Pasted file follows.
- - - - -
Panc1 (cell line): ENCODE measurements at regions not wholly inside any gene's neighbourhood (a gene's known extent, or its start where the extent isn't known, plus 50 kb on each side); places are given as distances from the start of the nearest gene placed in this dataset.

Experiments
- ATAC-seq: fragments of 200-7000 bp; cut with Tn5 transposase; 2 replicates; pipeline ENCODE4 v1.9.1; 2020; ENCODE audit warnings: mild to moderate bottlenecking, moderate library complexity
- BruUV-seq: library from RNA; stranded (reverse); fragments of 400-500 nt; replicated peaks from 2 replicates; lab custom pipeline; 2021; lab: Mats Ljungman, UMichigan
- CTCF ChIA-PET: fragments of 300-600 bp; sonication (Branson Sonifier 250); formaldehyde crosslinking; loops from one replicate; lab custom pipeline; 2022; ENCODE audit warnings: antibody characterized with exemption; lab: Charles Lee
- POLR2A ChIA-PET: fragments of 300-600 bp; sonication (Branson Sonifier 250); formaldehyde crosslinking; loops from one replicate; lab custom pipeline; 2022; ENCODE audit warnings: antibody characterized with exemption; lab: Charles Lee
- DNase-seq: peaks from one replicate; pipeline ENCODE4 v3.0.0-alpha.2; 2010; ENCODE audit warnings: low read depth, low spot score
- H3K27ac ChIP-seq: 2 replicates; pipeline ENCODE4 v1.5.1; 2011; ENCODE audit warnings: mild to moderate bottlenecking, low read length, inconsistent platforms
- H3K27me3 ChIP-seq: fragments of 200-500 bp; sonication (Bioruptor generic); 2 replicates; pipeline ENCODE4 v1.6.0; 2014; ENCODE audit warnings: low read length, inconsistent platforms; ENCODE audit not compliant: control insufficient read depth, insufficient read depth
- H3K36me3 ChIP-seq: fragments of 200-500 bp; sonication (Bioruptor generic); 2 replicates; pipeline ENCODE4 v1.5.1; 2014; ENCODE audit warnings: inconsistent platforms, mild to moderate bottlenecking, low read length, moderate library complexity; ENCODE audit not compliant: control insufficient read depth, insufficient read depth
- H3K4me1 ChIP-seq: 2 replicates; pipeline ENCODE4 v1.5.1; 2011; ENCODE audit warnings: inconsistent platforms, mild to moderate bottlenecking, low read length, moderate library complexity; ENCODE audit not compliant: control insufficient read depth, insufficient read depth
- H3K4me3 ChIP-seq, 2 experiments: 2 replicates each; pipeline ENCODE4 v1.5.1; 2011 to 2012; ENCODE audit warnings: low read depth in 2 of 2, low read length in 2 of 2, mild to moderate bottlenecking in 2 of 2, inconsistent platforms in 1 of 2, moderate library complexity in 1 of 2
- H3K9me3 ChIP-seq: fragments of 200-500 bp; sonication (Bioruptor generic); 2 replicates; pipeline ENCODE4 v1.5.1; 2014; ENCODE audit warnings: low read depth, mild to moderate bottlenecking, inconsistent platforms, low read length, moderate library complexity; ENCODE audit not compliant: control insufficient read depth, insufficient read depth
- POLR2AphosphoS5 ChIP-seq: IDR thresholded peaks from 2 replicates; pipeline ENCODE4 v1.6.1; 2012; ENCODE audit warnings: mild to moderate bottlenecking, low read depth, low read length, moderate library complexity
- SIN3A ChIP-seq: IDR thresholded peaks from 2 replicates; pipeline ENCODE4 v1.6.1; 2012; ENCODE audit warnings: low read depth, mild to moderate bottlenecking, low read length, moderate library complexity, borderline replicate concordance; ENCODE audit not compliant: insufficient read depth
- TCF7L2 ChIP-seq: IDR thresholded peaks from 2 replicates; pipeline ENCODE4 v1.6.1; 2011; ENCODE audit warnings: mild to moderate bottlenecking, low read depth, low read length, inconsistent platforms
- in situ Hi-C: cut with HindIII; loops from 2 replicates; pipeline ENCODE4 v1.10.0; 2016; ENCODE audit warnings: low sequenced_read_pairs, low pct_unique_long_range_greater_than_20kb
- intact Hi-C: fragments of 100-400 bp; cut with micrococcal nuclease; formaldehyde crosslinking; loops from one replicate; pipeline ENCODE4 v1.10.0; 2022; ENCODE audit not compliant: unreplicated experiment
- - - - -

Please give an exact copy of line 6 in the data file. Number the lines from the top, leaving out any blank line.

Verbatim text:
- POLR2A ChIA-PET: fragments of 300-600 bp; sonication (Branson Sonifier 250); formaldehyde crosslinking; loops from one replicate; lab custom pipeline; 2022; ENCODE audit warnings: antibody characterized with exemption; lab: Charles Lee